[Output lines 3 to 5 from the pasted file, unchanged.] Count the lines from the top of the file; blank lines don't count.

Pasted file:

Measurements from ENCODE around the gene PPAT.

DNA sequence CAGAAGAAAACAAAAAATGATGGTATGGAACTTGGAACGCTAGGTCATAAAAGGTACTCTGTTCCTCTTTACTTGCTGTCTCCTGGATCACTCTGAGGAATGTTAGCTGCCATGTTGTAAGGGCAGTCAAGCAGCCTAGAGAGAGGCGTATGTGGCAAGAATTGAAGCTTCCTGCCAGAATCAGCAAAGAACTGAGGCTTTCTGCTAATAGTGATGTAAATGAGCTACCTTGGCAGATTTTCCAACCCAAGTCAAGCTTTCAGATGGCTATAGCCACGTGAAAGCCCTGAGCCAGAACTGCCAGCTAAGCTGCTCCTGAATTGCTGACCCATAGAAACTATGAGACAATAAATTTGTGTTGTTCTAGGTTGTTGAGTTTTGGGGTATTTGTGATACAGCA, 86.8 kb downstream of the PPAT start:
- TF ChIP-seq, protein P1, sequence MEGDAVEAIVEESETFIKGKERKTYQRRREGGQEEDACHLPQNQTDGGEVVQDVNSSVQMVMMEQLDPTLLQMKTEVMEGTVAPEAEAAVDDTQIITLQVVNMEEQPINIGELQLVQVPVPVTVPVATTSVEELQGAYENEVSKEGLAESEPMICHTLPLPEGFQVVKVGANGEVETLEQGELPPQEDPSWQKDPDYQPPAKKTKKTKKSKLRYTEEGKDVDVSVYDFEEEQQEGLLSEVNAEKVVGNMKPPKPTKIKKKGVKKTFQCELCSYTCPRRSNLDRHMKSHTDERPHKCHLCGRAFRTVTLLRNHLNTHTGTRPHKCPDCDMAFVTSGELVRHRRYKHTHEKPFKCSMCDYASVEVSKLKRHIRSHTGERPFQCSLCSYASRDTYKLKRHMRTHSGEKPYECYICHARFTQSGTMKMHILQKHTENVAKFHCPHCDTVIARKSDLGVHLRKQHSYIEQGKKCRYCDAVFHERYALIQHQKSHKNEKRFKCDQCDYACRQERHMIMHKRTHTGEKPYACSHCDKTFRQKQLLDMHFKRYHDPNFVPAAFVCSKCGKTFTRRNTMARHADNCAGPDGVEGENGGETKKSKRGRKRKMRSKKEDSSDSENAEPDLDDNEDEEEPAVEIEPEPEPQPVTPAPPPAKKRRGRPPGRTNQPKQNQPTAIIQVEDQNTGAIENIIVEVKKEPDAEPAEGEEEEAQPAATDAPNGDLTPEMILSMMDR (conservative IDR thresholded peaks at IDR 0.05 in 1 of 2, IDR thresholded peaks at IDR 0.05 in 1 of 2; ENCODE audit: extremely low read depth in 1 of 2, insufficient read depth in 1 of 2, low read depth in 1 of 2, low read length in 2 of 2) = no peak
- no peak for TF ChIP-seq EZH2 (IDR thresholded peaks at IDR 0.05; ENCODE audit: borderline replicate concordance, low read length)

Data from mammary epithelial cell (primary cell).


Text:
- TF ChIP-seq, protein P1, sequence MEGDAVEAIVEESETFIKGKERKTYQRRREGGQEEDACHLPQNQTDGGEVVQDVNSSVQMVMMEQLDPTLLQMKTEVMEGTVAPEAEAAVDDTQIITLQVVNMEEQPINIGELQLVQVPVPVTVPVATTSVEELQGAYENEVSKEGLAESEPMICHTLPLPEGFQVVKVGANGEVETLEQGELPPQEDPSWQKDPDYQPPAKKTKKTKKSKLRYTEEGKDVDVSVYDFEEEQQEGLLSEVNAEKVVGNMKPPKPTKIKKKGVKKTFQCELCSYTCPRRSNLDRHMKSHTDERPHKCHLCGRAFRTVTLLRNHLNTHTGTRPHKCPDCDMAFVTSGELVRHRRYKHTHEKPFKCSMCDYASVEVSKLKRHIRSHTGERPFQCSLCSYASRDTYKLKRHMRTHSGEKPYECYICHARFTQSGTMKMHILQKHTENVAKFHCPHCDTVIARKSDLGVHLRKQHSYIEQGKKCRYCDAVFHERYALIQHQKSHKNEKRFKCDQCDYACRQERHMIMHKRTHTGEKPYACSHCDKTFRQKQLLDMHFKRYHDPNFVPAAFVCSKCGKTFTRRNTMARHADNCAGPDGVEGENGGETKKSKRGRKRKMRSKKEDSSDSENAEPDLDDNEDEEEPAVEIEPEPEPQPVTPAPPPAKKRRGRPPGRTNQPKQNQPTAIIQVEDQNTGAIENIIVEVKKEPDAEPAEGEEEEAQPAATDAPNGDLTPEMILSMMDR (conservative IDR thresholded peaks at IDR 0.05 in 1 of 2, IDR thresholded peaks at IDR 0.05 in 1 of 2; ENCODE audit: extremely low read depth in 1 of 2, insufficient read depth in 1 of 2, low read depth in 1 of 2, low read length in 2 of 2) = no peak
- no peak for TF ChIP-seq EZH2 (IDR thresholded peaks at IDR 0.05; ENCODE audit: borderline replicate concordance, low read length)

Data from mammary epithelial cell (primary cell).